U.S. private payrolls increased more than expected in June and fewer Americans applied for unemployment benefits last week, suggesting a rebound in job growth after May's paltry gains.

Thursday's reports underscored the economy's strength and supported views that the United States would weather the impact of last month's British referendum to leave the European Union.

"The labor market is tight, there are plenty of job openings, firms are holding onto labor, and the main factor restraining job growth is a skills mismatch between available workers and the needs of employers," said John Ryding, chief economist at RDQ Economics in New York.

The ADP National Employment Report showed private employers hired 172,000 workers in June, beating market expectations for a 159,000 gain. Private payrolls rose 168,000 in May.

The ADP report, which is jointly developed with Moody's Analytics, was published ahead of the government's more comprehensive employment report for June scheduled for release on Friday.

Job growth in June is expected to get a boost from 35,100 Verizon workers who were excluded from the non-farm payrolls count in May while on a month-long strike.

According to a Reuters survey, payrolls likely increased 175,000 last month. Employment increased by only 38,000 jobs in May, the smallest gain since September 2010. The unemployment rate is forecast rising to 4.8 percent in June from an 8-1/2-year low of 4.7 percent in May.

May's weak job gains and the pending Brexit referendum prompted the Federal Reserve to keep interest rates unchanged last month. Even if payrolls rebound in June, economists say the stunning Brexit vote made it unlikely that the U.S. central bank would hike rates before the end of the year.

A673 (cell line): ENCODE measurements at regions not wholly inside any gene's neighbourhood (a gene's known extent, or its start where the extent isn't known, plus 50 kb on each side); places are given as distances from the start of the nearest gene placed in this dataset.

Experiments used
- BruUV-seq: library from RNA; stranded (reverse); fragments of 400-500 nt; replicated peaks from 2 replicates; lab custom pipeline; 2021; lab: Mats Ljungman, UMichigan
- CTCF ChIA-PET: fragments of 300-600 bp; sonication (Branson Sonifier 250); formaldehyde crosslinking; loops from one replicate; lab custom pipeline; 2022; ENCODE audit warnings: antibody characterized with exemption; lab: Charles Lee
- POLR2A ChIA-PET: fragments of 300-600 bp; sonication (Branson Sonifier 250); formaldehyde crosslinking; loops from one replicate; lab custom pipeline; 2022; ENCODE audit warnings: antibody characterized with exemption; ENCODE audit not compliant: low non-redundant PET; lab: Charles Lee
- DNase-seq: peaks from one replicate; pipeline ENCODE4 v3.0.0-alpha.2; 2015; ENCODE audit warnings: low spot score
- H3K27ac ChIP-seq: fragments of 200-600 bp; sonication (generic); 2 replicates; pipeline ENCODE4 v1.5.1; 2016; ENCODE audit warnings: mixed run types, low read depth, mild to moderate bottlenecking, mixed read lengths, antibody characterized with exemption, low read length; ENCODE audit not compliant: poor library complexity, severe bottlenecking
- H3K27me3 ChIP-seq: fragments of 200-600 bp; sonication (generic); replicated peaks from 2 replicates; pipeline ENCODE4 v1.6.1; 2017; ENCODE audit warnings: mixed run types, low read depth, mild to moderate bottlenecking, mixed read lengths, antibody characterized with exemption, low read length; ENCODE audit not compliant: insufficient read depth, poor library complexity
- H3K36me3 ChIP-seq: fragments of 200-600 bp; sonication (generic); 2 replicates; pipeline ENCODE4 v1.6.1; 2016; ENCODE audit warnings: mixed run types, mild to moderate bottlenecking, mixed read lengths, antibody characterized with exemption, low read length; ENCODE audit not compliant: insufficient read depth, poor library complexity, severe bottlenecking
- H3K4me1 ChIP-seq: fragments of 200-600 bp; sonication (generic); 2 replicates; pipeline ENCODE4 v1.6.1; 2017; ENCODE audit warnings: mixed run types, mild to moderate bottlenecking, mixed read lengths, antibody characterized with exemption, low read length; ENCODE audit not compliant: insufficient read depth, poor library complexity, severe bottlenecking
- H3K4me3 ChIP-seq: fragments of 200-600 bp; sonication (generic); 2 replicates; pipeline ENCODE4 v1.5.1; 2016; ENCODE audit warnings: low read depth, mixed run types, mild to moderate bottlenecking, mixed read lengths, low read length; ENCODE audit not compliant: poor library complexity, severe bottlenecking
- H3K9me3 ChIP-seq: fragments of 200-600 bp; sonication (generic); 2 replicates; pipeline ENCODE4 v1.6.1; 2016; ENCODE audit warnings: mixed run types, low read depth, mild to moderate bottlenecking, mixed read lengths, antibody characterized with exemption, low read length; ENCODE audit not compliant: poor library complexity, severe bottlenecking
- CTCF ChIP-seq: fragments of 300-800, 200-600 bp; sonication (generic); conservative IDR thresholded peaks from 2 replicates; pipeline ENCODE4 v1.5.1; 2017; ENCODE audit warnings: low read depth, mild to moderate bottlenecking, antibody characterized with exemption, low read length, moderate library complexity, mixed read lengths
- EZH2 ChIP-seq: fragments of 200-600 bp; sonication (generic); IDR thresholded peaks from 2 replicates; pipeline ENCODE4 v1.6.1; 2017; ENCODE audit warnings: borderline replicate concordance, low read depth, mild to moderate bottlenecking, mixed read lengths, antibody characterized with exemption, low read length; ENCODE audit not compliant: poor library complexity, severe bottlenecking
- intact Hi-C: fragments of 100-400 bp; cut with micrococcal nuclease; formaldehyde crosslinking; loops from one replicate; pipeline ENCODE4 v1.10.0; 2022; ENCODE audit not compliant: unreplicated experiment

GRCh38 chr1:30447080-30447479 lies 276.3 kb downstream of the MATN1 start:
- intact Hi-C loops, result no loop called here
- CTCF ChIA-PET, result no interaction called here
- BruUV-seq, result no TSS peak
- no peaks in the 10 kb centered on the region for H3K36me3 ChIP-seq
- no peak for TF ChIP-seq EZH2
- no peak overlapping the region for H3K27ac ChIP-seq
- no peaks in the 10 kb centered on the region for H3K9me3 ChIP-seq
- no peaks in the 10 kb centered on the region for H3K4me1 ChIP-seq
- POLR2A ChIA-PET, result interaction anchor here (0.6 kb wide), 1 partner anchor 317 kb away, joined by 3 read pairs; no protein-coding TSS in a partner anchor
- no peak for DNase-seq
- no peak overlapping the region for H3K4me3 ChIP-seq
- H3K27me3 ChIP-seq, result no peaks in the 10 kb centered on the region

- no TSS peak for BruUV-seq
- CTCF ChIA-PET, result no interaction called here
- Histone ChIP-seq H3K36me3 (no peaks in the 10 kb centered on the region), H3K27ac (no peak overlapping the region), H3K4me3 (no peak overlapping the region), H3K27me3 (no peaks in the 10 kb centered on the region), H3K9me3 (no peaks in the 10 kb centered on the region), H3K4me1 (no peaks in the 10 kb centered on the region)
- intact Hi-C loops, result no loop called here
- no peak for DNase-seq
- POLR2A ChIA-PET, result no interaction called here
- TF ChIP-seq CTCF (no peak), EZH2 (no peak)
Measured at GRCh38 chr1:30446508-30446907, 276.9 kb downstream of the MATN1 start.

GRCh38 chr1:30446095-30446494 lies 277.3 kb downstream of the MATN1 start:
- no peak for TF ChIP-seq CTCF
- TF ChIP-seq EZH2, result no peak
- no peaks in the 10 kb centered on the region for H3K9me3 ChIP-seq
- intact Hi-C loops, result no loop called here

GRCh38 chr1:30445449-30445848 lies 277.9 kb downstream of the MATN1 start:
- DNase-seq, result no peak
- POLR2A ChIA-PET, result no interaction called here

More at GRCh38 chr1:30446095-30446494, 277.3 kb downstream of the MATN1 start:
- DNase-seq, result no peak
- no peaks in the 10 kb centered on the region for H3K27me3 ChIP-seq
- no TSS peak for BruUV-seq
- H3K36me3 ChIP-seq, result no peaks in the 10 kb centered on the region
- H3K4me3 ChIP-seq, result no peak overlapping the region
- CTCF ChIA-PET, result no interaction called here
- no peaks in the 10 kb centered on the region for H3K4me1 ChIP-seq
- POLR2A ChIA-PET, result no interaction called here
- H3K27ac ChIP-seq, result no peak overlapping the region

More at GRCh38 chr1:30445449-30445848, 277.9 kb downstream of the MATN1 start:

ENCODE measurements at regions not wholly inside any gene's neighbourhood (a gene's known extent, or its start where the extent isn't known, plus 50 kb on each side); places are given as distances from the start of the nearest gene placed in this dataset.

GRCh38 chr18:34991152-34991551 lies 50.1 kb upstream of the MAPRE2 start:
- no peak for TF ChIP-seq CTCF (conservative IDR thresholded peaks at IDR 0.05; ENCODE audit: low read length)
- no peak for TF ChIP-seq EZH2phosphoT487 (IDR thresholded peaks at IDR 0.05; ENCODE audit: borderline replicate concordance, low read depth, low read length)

Minutes of the Fed's June 14-15 meeting published on Wednesday showed U.S. central bank officials "agreed that ... it was prudent to wait for additional data on the consequences of the U.K. vote." The Fed raised its benchmark overnight interest rate in December for the first time in nearly a decade.

The dollar rose against the euro and trimmed losses versus the yen after the data. Prices for U.S. Treasuries were little changed.

In a separate report, the Labor Department said initial claims for state unemployment benefits declined 16,000 to a seasonally adjusted 254,000 for the week ended July 2.

The drop left claims close to a 43-year low of 248,000 touched in mid-April. Economists polled by Reuters had forecast initial claims rising to 270,000 in the latest week.

Claims have now been below 300,000, a threshold associated with a healthy labor market, for 70 straight weeks, the longest stretch since 1973. The four-week moving average of claims, considered a better measure of labor market trends as it irons out week-to-week volatility, fell 2,500 to 264,750 last week. Claims were low through June, backing views that May's weak payroll gains were not a true reflection of the labor market.

The claims report showed the number of people still receiving benefits after an initial week of aid dropped 44,000 to 2.12 million in the week ended June 25. The four-week average of the so-called continuing claims rose 3,000 to 2.15 million.

By Lucia Mutikani - Reuters (Additional reporting by Richard Leong in New York; Editing by Andrea Ricci)